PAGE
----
There have been a bunch of really good articles on math related stuff. A lot of these have been mentioned on other blogs — see the hat tips — but I want to collect them all here so I don’t forget about them. Also who knows maybe not everyone reading this has seen them yet. So here are a bunch of links:
- The Singular Mind of Terry Tao (NYT): This might be the best profile of a mathematician done by a popular media outlet in a long time. The author — Gareth Cook — does an great job not falling into the standard tropes regarding mathematicians i.e. crazy genius, lone genius, etc. Moreover even his praise of Tao as a genius is tempered by his discussion of how part of this is Tao’s ability/desire to collaborate with others. Overall the piece is a phenominal and humanizing to someone who is very well one of the best mathematicians working today. That said I think my favorite part of the the article is how it captures the process of doing mathematics research:
“The steady state of mathematical research is to be completely stuck. It is a process that Charles Fefferman of Princeton, himself a onetime math prodigy turned Fields medalist, likens to ‘‘playing chess with the devil.’’ The rules of the devil’s game are special, though: The devil is vastly superior at chess, but, Fefferman explained, you may take back as many moves as you like, and the devil may not. You play a first game, and, of course, ‘‘he crushes you.’’ So you take back moves and try something different, and he crushes you again, ‘‘in much the same way.’’ If you are sufficiently wily, you will eventually discover a move that forces the devil to shift strategy; you still lose, but — aha! — you have your first clue.
As a group, the people drawn to mathematics tend to value certainty and logic and a neatness of outcome, so this game becomes a special kind of torture. And yet this is what any would-be mathematician must summon the courage to face down: weeks, months, years on a problem that may or may not even be possible to unlock. You find yourself sitting in a room without doors or windows, and you can shout and carry on all you want, but no one is listening.”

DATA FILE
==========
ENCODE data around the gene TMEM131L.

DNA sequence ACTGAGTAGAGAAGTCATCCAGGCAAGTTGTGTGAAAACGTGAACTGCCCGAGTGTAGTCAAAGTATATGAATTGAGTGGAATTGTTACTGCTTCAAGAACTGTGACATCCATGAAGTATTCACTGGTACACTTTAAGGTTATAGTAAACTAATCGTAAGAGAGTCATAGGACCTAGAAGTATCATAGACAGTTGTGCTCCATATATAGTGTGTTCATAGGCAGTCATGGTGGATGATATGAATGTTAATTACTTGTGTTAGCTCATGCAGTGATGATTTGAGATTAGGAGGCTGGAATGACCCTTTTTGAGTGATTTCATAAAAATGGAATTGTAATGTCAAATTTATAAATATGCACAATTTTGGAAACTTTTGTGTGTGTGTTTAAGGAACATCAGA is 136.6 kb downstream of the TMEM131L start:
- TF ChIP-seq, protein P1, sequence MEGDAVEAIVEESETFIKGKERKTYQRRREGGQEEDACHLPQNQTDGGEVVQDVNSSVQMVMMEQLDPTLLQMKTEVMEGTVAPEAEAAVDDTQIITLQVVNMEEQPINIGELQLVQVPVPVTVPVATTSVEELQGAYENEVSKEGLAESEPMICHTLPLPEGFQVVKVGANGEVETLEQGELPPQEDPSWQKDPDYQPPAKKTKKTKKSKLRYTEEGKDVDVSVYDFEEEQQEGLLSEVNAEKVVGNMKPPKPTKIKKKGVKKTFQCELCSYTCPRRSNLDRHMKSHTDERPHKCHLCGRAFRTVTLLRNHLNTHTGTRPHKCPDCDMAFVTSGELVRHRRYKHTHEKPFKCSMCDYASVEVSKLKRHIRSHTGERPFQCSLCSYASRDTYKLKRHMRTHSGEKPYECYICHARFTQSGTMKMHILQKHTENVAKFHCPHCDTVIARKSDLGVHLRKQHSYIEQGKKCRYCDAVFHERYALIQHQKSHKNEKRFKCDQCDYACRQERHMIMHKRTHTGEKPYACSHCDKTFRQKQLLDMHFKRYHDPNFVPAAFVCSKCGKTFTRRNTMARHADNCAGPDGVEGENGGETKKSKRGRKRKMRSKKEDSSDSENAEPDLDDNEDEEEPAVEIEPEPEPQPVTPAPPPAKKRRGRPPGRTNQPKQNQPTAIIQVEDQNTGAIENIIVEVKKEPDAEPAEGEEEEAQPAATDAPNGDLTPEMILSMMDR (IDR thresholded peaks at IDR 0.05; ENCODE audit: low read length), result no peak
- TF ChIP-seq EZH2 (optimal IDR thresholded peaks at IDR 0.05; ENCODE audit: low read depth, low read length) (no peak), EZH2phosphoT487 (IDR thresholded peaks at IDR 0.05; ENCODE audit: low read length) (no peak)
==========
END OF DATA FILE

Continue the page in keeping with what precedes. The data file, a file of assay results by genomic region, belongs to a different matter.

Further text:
Hat tip to Quomodocumque — who also has a quote in the article.
- Empowering Who(m)? The Challenge of Diversifying Mathematics: Prof. David Kung, a former UW Madison Ph.D., discusses the state of diversity in mathematics (hint: it’s not great), what he thinks the causes of the lack of diversity might be, and what he thinks can be done to change this. For some reason WordPress or YouTube won’t let me embed this. Hat tip to Mathbabe.
- Tohoku: Prof. Rick Jardine gives a very nice overview of both the content and impact of Grothendieck’s famous Tohoku paper. (Here is an English translation.) For those unfamiliar with this paper it was Grothendieck’s recast of homological algebra in his style, and served as the starting point for much of his future work on algebraic geometry:
“Grothendieck’s Tōhoku paper was the start of a long period of axiomatic machine building…The machines themselves are context independent combinatorial constructions. They go anywhere. And they are applicable in multiple parts of the mathematical sciences, including traditional mathematical areas, but also in other disciplines.”
Hat tip to Not Even Wrong.